Marking dark Walnut

Having done a number of dovetails by hand, I felt that I am getting better with each attempt. Now, I am working on a small (2-1/2" x 2-1/2" x 2") box, and I had a leftover piece of Walnut that had enough material for the job.
My problem is: seeing the lines that I mark to make the saw cuts and chisel trim down to markings. I have made marking knife cuts, .5mm pencil marks, and combinations of the two. I have squinted by overhead flourescent lighting, propped up a portable flourecent fixture in precarious positions nearby, etc.
The work that I have completed is not up to the standard that I would be proud of, and I attribute this to the difficulty in seeing where I am at. Is there some marking method for dark colored woods that I have overlooked? Please don't suggest chalk, as that is wider than some of the pins. ;-)
Thanks,
Godzilla
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Sharpie puts out "Metallic" fine point permanent marker. . .silver in color. I use it around the shop for marking dark materials like the inside of sanding cylinders. It is permanent so be careful to mark just the cut side. It might be worth a try.
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Ed. O.
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Make you marks with the striking knife then go over the wood with a piece of light chalk. The cuts should show up as dark lines.
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Mike G.
snipped-for-privacy@heirloom-woods.net
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says...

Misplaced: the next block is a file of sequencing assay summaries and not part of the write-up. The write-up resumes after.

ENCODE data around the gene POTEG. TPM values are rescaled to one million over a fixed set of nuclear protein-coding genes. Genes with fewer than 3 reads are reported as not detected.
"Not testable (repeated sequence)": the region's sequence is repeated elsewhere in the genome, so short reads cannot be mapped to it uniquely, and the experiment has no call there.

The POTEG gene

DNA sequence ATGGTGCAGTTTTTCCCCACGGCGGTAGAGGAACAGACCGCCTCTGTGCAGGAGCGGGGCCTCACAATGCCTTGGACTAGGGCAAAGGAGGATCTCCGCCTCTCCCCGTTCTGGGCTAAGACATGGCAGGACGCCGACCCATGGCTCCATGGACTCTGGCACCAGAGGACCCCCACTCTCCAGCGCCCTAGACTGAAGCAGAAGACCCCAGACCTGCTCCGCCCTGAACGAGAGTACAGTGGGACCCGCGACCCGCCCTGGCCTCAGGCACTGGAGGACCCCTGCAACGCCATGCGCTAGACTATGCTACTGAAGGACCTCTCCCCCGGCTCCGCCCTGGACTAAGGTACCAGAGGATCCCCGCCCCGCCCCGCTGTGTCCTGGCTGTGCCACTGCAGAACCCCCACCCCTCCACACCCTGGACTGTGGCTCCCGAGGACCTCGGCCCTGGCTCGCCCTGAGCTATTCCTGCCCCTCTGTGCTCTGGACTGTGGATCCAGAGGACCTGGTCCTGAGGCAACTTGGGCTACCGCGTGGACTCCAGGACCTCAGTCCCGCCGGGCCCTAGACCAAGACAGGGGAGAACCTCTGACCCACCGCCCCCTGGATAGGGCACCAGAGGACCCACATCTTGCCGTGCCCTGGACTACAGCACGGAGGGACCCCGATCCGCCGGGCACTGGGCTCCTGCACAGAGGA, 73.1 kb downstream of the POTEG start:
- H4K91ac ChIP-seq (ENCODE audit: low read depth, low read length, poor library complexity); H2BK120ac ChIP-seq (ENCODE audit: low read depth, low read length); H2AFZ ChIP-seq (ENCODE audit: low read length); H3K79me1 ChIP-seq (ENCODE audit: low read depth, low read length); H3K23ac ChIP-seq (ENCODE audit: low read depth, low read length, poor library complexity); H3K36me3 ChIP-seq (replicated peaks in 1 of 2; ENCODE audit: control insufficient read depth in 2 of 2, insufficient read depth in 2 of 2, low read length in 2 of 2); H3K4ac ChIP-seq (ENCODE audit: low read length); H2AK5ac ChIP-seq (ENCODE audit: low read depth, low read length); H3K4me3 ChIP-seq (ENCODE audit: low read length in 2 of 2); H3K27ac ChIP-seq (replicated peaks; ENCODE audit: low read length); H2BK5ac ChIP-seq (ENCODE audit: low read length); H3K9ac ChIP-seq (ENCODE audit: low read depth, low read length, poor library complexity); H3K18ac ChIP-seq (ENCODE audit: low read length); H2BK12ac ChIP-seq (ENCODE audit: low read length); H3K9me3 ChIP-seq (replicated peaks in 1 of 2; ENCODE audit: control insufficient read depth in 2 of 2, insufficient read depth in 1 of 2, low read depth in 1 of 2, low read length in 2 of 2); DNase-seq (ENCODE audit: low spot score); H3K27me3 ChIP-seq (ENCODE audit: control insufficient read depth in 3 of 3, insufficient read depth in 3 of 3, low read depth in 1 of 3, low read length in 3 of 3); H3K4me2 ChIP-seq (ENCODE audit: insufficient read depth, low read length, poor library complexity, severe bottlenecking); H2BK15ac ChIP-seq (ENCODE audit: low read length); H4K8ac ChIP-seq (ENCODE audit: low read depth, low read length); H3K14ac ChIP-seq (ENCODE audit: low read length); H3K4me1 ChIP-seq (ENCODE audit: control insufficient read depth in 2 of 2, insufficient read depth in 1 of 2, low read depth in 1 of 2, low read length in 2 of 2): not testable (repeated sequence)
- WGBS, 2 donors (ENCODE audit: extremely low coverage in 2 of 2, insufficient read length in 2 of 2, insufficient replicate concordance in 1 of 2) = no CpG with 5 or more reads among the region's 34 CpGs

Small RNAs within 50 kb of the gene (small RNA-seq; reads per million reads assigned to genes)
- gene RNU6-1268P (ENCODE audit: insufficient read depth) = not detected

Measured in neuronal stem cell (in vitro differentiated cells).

Check your local art supply store or teacher's center. Look for white or yellow colored pencils. Or just swipe them from the kid's collection when they're not looking.
I've also used garment marking chalk- super fine edge, but waxy.
Vic
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Support your local Monkee...
fine point White-out pens:
http://www.officedepot.com/ddSKU.do?level=SK&id%6014
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I'm glad to see they finally have decided to make a non shake/non squeeze model. I'm there! Thanks. SH - in the 21st century
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For dark wood, use a marking knife, then run a white pencil over the scribed line - just the opposite of light wood, where you can use a regular pencil to highlight the knife line.
JeffB
Godzilla wrote:

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Go to an Art Supply store and buy a white colored pencil. It works great!
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wrote:

White or yellow colored pencils, crayons, or china markers, OVER the marking knives' mark. The knife provides the precision, the white or yellow provides the visibility.
I frequently use lumber crayons to denote faces, top/bottom, jointer or planer feed direction, even on light woods.
Barry
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